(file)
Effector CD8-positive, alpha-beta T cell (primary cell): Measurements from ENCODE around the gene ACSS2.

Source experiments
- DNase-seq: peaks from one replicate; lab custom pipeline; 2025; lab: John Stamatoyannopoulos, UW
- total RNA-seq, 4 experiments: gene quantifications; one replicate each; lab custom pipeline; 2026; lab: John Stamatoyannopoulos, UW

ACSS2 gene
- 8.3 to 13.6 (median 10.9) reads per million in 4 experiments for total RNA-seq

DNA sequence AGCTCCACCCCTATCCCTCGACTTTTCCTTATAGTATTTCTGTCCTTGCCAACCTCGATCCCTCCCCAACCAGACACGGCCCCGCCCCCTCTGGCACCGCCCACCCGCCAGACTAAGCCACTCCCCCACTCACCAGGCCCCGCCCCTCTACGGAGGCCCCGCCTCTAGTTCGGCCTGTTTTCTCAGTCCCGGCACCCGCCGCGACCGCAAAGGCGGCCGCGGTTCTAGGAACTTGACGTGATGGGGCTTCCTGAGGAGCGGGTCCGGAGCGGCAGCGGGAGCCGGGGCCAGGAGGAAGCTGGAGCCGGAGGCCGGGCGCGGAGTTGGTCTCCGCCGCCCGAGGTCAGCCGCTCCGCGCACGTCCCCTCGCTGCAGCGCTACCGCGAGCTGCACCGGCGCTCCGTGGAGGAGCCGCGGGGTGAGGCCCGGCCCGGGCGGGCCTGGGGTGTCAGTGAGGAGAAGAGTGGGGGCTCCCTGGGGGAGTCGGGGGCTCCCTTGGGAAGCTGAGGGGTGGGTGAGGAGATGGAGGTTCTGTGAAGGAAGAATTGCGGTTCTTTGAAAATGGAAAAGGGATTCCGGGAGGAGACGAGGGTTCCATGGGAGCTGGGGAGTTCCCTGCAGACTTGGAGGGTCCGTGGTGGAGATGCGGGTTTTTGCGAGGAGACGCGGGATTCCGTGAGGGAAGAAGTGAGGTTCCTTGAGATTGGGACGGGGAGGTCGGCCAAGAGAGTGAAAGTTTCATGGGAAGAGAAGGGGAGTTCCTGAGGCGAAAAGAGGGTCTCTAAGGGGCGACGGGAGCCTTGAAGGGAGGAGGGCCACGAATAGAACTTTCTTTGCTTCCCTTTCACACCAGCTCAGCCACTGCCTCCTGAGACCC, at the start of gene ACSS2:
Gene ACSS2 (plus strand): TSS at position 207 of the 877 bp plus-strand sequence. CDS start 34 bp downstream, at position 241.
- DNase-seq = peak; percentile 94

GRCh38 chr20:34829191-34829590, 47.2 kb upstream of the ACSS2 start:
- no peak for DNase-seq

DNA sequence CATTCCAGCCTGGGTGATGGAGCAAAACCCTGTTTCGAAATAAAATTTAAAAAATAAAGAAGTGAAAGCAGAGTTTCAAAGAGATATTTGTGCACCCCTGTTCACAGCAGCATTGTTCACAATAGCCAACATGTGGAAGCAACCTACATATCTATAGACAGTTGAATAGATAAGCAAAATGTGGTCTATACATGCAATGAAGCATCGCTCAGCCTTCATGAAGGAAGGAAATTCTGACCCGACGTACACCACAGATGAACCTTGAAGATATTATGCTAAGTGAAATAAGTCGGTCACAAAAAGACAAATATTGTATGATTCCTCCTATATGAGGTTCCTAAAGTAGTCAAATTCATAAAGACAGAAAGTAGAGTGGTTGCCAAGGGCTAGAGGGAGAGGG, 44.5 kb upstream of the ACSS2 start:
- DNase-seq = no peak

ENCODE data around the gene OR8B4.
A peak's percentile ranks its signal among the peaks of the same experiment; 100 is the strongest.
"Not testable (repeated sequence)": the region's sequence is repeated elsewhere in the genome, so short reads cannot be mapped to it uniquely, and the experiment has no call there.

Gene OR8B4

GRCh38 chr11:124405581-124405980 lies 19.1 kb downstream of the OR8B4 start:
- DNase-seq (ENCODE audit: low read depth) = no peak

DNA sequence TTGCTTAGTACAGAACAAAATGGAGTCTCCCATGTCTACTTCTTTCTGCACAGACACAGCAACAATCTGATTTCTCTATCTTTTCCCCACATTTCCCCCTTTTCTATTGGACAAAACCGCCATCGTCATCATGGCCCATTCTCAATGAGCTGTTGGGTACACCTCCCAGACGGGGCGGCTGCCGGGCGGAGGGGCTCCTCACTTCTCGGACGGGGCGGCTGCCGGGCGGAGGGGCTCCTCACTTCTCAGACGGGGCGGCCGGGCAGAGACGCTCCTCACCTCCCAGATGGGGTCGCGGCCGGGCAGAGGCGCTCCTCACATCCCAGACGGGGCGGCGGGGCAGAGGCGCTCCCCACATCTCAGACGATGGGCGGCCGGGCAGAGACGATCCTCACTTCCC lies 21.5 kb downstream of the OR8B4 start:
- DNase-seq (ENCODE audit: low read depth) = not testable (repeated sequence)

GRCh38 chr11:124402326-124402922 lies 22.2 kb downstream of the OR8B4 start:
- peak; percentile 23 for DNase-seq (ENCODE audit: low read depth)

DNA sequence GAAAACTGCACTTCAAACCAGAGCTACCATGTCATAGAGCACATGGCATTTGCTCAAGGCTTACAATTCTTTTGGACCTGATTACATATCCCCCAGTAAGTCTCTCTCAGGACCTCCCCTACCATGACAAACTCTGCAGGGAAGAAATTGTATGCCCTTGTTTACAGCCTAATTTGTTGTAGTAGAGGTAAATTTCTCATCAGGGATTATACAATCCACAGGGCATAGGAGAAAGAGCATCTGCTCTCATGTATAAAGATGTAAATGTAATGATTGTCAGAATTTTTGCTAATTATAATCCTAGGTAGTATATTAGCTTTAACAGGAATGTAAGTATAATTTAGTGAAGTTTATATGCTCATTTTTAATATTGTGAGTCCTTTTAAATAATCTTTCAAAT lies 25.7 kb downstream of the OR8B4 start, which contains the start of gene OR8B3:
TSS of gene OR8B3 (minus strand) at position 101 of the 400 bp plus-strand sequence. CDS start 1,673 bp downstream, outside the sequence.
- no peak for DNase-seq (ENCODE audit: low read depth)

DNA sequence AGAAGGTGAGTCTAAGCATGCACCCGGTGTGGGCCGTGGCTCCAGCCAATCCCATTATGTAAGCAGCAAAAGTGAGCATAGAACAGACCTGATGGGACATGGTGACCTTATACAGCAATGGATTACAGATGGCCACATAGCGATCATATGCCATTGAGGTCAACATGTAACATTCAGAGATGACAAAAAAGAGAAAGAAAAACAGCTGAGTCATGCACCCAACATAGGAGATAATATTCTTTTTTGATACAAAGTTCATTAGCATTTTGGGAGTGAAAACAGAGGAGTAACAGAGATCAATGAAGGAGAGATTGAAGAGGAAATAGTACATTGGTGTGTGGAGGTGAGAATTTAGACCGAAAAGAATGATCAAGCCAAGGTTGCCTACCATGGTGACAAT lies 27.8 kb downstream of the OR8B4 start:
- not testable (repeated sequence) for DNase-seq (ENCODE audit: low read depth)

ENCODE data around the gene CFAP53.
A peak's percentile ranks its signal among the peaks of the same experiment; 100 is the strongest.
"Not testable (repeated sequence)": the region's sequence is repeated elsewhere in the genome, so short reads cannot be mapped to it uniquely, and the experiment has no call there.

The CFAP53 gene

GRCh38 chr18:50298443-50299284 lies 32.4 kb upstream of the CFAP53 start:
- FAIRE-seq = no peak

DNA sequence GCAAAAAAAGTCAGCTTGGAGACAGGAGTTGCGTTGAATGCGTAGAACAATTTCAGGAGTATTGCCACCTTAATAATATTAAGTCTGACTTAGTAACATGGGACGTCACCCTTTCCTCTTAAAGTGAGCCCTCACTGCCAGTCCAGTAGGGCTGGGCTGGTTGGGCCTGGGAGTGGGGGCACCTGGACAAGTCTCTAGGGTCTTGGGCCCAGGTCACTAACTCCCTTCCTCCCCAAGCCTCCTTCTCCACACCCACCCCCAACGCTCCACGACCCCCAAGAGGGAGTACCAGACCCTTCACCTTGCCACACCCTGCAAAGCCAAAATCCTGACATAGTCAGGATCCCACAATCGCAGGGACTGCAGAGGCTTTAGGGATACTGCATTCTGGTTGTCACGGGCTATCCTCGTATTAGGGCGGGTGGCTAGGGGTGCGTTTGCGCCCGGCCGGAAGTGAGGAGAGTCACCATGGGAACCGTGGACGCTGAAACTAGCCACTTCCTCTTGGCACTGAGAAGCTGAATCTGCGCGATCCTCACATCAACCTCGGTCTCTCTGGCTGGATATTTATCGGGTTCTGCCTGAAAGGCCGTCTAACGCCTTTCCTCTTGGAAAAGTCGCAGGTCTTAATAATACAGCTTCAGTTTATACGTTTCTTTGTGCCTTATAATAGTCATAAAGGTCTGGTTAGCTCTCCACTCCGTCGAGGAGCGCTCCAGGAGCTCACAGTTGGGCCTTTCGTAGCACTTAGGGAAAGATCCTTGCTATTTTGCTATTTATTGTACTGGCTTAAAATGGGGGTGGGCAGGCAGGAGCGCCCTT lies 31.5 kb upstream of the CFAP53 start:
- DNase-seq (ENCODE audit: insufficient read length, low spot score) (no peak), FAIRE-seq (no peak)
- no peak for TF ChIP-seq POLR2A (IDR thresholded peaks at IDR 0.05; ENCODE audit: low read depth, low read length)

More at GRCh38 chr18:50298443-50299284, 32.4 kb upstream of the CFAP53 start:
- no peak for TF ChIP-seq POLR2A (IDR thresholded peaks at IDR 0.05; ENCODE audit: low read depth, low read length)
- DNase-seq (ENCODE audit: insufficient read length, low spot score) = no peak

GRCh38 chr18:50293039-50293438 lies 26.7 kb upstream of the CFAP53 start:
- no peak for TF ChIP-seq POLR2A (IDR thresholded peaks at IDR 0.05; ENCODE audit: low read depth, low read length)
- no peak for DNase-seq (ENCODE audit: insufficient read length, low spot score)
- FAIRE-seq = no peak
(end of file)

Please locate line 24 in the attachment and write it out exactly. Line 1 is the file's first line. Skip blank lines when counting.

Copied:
DNA sequence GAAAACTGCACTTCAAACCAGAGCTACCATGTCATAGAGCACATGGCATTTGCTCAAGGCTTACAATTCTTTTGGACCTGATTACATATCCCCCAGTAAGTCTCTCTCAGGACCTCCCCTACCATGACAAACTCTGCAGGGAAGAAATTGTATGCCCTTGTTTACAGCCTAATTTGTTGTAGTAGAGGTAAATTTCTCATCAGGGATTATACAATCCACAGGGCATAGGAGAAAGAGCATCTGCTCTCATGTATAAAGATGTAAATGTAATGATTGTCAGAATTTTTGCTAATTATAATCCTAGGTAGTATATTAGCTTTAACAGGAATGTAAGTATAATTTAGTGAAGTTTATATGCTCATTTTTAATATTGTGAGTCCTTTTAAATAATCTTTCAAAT lies 25.7 kb downstream of the OR8B4 start, which contains the start of gene OR8B3: